Strict Behavior Standards for Military Personnel

Service member passed out drunk.

Military personnel are held to a stricter standard of allegiance. Article 134 of the Uniform Code of Military Justice prohibits military personnel from uttering statements or taking other actions with the intent to promote disloyalty or disaffection among troops, such as praising the enemy, attacking the war aims of the United States or otherwise denouncing the U.S. government. Article 134 applies to the public utterance of such statements, not the fact that the member privately holds controversial views.

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DoD Directive 1325.6, "Guidelines for Handling Dissident and Protest Activities Among Members of the Armed Forces," prohibits the following types of activities. The actions commanders take is at their discretion, based on their perceptions of the impact of the prohibited conduct on their units.

  • Actual or intended distribution through unofficial channels of publications that pose a clear danger to the loyalty, discipline or morale of their units.
  • Visiting establishments that have been deemed off-limits because activities taking place there may include counseling members to refuse to perform duty or to desert; pose a significant adverse effect on service members' health, morale or welfare; or otherwise present a clear danger to the loyalty, discipline or morale of a member or military unit.
  • Publishing underground newspapers during duty hours or using U.S. government property or publishing publications off-duty that contain language punishable under federal law.
  • Demonstration or activity on the installation or facility that could result in interference with or prevention of orderly accomplishment of the mission of the installation or facility, or present a clear danger to loyalty, discipline, or morale of the troops.
  • Participation in off-post demonstrations when soldiers are on duty, in a foreign country, when their activities constitute a breach of law and order, when violence is likely to result or when they are in uniform in violation of DoD Directive 1334.1 (reference (d)).
  • Participation in organizations that espouse supremacist causes; attempt to create illegal discrimination based on race, creed, color, sex, religion or national origin; advocate the use of force or violence; or otherwise engage in efforts to deprive individuals of their civil rights. Active participation, such as publicly demonstrating or rallying, fundraising, recruiting and training members, organizing or leading such organizations, or otherwise engaging in activities in relation to such organizations or in furtherance of the objectives of such organizations that are viewed by command to be detrimental to the good order, discipline or mission accomplishment of the unit, is incompatible with military service and is, therefore, prohibited.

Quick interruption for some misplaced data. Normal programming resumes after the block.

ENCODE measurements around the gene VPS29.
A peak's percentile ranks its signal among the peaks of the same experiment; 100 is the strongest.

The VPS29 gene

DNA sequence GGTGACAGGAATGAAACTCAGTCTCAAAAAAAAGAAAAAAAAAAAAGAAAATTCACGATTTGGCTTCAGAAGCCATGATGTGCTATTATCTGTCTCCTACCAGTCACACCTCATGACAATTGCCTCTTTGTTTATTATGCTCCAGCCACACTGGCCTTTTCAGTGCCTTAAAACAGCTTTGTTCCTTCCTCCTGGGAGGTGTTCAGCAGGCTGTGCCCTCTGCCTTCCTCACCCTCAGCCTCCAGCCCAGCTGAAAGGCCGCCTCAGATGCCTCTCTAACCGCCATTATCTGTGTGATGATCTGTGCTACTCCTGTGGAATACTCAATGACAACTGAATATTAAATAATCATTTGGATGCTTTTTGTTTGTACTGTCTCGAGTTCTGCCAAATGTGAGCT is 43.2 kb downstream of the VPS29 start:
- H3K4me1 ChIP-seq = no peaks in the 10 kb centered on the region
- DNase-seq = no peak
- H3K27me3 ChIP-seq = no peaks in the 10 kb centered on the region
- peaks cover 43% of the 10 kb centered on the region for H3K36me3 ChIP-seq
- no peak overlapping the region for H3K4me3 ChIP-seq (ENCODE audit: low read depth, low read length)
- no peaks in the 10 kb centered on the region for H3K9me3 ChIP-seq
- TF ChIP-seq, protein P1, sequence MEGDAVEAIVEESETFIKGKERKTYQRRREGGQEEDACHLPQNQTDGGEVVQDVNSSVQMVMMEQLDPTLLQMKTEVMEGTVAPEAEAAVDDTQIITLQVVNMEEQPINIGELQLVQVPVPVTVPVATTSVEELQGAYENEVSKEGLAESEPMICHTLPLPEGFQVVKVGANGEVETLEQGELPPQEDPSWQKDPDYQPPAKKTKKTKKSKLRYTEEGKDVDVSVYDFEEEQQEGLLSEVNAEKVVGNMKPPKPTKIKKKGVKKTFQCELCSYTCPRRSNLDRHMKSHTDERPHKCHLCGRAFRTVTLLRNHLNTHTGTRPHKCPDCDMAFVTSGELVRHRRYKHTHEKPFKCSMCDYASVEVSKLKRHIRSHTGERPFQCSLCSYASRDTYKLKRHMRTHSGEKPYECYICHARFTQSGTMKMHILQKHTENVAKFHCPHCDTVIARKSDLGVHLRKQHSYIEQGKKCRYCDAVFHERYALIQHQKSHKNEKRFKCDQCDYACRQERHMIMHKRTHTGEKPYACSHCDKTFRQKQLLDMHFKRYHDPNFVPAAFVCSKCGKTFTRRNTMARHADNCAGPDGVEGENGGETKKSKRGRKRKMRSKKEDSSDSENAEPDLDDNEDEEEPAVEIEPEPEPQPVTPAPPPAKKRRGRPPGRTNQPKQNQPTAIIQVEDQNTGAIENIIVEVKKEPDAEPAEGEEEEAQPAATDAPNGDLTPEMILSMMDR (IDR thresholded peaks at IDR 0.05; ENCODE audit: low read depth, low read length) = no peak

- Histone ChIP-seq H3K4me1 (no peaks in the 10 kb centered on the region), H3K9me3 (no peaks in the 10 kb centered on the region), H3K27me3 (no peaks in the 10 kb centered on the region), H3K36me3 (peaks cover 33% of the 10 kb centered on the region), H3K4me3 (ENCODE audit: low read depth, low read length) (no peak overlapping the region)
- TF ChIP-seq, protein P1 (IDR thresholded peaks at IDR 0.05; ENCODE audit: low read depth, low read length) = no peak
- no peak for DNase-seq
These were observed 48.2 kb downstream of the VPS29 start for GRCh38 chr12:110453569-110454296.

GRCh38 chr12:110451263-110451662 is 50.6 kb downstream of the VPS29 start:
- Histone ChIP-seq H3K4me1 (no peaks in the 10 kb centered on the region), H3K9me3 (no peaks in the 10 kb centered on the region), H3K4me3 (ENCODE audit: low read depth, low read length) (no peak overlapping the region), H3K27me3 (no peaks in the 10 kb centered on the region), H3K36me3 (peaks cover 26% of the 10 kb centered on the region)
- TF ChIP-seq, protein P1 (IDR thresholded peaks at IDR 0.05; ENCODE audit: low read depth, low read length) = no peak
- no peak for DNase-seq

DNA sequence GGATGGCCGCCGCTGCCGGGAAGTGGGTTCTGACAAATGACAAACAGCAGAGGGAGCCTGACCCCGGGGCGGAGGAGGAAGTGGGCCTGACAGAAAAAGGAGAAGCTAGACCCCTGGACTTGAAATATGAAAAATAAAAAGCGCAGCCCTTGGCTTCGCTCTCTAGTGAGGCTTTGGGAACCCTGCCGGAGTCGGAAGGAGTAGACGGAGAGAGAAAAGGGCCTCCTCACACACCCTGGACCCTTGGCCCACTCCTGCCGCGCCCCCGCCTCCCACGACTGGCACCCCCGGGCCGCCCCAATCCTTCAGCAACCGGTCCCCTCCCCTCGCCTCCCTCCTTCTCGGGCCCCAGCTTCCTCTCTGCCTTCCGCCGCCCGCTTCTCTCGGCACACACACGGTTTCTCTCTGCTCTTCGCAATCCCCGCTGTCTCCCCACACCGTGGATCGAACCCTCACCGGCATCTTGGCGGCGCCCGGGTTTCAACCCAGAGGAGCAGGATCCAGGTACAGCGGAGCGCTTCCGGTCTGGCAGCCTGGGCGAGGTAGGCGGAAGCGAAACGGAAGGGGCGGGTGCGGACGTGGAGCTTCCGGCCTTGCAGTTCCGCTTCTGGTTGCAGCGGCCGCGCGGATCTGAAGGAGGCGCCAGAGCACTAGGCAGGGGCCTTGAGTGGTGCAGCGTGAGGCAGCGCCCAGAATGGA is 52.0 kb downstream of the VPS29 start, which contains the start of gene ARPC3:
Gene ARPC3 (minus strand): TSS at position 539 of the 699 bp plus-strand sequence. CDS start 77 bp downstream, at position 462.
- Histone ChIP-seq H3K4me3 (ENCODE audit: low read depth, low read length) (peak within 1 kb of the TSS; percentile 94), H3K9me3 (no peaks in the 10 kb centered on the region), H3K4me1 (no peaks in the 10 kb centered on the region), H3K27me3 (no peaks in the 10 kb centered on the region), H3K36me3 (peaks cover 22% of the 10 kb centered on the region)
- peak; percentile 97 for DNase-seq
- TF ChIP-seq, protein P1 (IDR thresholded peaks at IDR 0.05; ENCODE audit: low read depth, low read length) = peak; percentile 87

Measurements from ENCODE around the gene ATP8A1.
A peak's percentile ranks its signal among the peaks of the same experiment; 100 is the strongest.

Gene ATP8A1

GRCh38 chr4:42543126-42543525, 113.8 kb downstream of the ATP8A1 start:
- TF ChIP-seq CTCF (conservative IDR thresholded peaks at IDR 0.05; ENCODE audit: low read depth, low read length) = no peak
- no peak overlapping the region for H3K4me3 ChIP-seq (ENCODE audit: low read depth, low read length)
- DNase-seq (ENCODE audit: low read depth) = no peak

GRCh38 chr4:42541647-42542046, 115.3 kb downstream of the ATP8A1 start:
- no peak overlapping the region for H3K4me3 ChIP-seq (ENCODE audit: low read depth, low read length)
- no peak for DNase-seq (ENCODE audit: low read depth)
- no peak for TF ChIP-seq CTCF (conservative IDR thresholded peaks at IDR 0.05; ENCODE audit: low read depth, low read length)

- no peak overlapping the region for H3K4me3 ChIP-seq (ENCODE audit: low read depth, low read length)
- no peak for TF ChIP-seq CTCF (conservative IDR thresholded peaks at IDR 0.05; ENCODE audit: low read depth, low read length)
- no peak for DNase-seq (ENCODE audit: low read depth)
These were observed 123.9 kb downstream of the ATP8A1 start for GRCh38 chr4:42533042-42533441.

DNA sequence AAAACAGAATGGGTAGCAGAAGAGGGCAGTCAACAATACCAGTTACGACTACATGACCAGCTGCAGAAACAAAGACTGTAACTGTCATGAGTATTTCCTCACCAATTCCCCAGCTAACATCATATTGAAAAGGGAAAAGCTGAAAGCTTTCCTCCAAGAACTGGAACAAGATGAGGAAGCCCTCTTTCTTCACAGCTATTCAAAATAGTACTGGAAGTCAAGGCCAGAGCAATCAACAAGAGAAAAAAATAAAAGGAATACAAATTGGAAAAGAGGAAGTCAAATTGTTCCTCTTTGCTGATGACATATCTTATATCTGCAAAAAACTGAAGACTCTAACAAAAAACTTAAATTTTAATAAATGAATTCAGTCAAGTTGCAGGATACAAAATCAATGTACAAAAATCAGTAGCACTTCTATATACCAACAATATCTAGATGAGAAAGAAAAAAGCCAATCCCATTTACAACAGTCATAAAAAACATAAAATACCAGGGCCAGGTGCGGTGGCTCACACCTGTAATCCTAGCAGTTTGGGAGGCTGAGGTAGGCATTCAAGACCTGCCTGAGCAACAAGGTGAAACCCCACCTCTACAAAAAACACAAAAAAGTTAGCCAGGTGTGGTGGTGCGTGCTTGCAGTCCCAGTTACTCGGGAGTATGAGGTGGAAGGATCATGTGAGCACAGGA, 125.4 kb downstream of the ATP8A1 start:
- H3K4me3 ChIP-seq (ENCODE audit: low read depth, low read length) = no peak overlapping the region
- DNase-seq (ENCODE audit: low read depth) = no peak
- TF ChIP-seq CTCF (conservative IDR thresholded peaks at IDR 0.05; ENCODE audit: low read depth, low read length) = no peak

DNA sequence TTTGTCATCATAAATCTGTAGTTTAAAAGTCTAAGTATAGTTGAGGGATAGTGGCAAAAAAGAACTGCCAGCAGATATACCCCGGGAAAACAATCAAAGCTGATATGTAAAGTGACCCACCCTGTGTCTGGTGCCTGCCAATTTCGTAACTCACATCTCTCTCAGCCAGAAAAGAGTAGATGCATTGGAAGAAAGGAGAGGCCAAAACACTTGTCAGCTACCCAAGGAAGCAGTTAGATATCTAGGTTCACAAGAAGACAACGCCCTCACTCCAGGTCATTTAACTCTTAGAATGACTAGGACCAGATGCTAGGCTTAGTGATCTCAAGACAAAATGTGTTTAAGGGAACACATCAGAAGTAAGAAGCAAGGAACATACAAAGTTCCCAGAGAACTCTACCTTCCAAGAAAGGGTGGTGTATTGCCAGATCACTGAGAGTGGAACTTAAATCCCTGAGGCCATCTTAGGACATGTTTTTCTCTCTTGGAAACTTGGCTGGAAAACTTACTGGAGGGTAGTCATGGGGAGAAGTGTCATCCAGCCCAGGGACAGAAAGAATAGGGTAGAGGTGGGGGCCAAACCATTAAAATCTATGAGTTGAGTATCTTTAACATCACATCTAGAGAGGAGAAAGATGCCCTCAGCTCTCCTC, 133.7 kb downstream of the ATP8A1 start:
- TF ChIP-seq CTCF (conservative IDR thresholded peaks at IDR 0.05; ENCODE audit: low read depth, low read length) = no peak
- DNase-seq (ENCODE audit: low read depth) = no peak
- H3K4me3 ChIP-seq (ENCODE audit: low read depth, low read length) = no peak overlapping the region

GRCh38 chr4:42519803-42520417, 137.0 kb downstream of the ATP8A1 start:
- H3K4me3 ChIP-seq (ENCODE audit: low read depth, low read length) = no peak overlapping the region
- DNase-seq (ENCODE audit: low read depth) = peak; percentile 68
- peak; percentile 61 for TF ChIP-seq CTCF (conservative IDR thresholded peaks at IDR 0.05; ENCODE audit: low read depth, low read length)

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Example of Disqualifying Behavior

The subject is a 50-year-old computer technician recently hired by the Army and being processed for access to top-secret information.

Sixteen years ago, the subject was arrested for disorderly conduct. He and other members of the Patriotic Knights of America (PKA) were harassing voters with "Asian features" and attempting to prevent them from entering a voting location. (Note: The name of the organization has been changed for use in this example. PKA is not the name of any actual organization, so far as is known.) Seven years ago, he was again arrested for disorderly conduct. He and other PKA members were counterdemonstrating at a synagogue against a group protesting the Holocaust during World War II. They did not want what they thought were lies about the alleged Holocaust to be told in public, so they pushed and shoved several Jewish protesters out onto the street and attempted to prevent them from protesting.

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In a personal interview, the subject stated that he joined the PKA 20 years ago because he agreed with its goals, which are to protect the rights of true Americans. The subject defined true Americans as those descended from the people of western Europe and who believe in the Protestant faith. Other people believing in different religions or from different ethnic backgrounds are not true Americans and should not receive the rights granted by the U.S. Constitution, the subject said.

With respect to his prior arrests, the subject explained that any actions are proper if they promote the goal of protecting the interests of true Americans. He is still active in the PKA.

On his personnel security questionnaire, the subject answered no to the question about affiliation with any organization that advocates or approves use of force or violence to prevent other persons from exercising their rights under the Constitution. He explained that persons who are not true Americans have no rights under the Constitution.

Both of the subject's arrests were for misdemeanors, and the last arrest was seven years ago. However, access to classified information will generally be denied under these circumstances as there has been no remorse or rehabilitation. The subject continues as an active PKA member committed to preventing certain Americans from exercising their constitutional rights. He may well act on this belief again in the future.

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